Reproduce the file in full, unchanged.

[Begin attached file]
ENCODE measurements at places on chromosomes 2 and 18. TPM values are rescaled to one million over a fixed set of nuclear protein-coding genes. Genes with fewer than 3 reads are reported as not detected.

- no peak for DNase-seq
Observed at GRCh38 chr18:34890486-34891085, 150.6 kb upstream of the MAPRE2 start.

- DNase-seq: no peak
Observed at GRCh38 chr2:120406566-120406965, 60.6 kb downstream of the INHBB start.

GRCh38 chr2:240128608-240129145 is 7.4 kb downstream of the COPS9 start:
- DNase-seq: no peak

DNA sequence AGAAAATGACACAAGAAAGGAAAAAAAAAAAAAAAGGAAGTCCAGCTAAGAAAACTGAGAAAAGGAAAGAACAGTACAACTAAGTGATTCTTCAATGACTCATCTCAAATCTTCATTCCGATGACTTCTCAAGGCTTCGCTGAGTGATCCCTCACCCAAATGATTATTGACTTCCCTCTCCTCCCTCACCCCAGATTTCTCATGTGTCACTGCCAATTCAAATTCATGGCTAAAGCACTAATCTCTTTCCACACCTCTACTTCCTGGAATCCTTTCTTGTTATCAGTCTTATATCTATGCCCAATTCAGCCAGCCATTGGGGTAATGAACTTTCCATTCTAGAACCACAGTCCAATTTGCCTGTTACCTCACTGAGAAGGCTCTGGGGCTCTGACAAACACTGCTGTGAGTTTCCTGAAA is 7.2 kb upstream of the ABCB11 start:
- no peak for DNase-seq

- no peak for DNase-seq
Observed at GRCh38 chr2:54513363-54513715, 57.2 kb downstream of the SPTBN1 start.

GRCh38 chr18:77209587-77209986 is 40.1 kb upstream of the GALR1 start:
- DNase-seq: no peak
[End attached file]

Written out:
ENCODE measurements at places on chromosomes 2 and 18. TPM values are rescaled to one million over a fixed set of nuclear protein-coding genes. Genes with fewer than 3 reads are reported as not detected.

- no peak for DNase-seq
Observed at GRCh38 chr18:34890486-34891085, 150.6 kb upstream of the MAPRE2 start.

- DNase-seq: no peak
Observed at GRCh38 chr2:120406566-120406965, 60.6 kb downstream of the INHBB start.

GRCh38 chr2:240128608-240129145 is 7.4 kb downstream of the COPS9 start:
- DNase-seq: no peak

DNA sequence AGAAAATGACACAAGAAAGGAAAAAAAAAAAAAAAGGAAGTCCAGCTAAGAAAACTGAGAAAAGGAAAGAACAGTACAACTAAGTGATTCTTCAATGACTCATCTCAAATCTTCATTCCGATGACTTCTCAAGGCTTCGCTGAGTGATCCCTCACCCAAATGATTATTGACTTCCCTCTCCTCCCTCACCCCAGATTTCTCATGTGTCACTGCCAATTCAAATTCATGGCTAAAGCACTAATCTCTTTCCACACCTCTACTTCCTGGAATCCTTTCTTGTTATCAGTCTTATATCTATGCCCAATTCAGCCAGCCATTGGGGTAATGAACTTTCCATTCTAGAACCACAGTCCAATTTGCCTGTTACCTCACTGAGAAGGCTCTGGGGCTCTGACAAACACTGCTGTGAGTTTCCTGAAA is 7.2 kb upstream of the ABCB11 start:
- no peak for DNase-seq

- no peak for DNase-seq
Observed at GRCh38 chr2:54513363-54513715, 57.2 kb downstream of the SPTBN1 start.

GRCh38 chr18:77209587-77209986 is 40.1 kb upstream of the GALR1 start:
- DNase-seq: no peak